Elections and Illusions

The Reading from the Holy Gospel according to St. Luke. (16:19-31) 

I’m not sure if you’ve heard, but on Tuesday there will be a presidential election. Both sides are digging their heals in and hoping for an outcome that will give them power, potentially the power to reshape and reimagine this nation, possibly for better and possibly for worse. It looks like it will be an interesting few days as votes are counted and results are announced. Do not be surprised that lawlessness will abound and people will look for excuses to cause trouble. It would be best if we do not defend it or even comment at all. Stay off of social media and pray that God would pour out His grace to heal our nation. About 51% of Americans will be very happy with the results and about 49% will be crushed, almost to the point of despair, depending on the result…. But take hope my brothers and sisters!

Today’s gospel reading is a great vaccine for our potential hysteria. In this gospel we are reminded that this life is finite, it will come to an end. Whatever happens during this election, whatever happens here on earth, it won’t matter a whole lot in the grand scheme of things because every one of us will die. Whether rich or poor, male or female, child or adult, black or white, clergy or layman, republican, democrat, or independent,each of us is going to leave this life. In the Orthodox funeral service we hear these words “I looked again into the graves and beheld the bones laid bare, and I said: Who then is the king or the warrior, the rich man or the needy, the upright or the sinner?” We understand Death is the great equalizer of all men, no matter how great they may be in this life. Our life is very short and passing away.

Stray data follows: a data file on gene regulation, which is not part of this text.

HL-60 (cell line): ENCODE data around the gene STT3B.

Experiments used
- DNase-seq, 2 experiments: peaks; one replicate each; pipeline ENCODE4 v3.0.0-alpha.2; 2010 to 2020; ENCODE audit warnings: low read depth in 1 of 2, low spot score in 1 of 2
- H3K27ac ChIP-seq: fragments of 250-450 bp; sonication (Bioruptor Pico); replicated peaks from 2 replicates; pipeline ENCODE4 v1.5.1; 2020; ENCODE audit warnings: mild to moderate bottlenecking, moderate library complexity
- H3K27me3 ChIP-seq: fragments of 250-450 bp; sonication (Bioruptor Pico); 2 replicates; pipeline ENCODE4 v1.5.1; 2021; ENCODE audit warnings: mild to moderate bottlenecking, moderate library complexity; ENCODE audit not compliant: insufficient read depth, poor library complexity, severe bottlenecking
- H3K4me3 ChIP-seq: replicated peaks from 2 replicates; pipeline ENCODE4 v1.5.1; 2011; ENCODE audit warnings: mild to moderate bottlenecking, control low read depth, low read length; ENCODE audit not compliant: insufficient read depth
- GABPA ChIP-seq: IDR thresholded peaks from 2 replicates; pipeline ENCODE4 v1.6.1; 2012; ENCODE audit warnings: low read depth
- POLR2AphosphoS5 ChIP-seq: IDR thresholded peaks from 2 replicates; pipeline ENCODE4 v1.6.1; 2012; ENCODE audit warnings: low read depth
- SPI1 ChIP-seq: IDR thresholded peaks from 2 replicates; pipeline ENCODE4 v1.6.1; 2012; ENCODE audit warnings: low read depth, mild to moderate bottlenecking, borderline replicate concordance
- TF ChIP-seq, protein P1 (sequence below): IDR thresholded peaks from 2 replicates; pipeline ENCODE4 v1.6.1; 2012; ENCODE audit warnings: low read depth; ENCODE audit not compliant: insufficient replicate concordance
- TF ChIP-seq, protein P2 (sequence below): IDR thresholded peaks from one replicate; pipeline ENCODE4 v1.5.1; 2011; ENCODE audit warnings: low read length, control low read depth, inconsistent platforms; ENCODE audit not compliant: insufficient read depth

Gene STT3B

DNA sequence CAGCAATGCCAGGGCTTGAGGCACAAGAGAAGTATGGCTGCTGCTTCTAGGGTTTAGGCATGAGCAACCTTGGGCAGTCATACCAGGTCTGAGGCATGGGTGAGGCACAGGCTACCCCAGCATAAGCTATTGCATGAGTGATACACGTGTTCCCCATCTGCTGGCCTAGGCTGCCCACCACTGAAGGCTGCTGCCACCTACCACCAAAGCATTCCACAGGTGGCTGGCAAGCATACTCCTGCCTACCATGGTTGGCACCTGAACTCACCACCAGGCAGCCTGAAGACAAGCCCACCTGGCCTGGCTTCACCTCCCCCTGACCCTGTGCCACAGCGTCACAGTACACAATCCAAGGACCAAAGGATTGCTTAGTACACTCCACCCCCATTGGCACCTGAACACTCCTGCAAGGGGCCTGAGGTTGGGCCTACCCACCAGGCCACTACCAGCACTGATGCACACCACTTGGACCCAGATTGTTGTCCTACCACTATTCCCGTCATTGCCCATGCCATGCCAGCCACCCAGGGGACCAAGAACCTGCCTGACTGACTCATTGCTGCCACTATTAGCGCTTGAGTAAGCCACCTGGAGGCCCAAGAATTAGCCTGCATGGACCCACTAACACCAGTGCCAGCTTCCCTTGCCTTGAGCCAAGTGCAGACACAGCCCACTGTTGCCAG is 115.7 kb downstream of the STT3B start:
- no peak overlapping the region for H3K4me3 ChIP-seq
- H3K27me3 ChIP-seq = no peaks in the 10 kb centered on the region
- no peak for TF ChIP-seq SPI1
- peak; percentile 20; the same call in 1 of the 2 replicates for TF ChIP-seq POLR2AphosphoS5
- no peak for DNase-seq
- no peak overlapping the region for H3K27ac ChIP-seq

The election will not change that fact of our death in any way shape or form because only the Lord Jesus Christ has conquered death, and He is not running for public office. As Christians we should already hold Jesus as the only master and King of our lives. As Christians we are also called to make peace with this fact: one way or another, we are going to die. However there is still an issue. Each of us will be called to account for our lives. That my brothers and sisters is a dreadful thought. Even the process of the soul departing from the body can be terrifying. According to some of the Church fathers, it is dreadful if we are attached and enmeshed to the pleasures of the flesh and the material world around us. St. John of Damascus writes “Truly most frightening is the mystery of death, how the soul is violently separated from its concord with the body and, by divine decree, the most natural bond of their cohesion is severed.” — St. John of Damascus

In the parable that we heard today, Our Lord Jesus Christ tells us a story about a very rich man and a very poor man. He shows us how one feasted and indulged himself while the other simply begged for scraps of food. But their condition and situation changed in an instant at the time of their deaths. It reminds us that our lives can be like an illusion. One of the two men lived a life of relative ease, the other lived a fairly miserable life from an outside perspective. But death changed everything and turned what they thought to be true, upside down! The one who was comfortable and wealthy was now in anguish while the other who had suffered so much and been in want, was now comforted and full of peace in the bosom of Abraham. Death shined a light on the reality of their lives and it removed all the shadows and illusions. The only thing that was left after their physical death was whatever was connected to God and to His Son Jesus Christ. Everything else perished.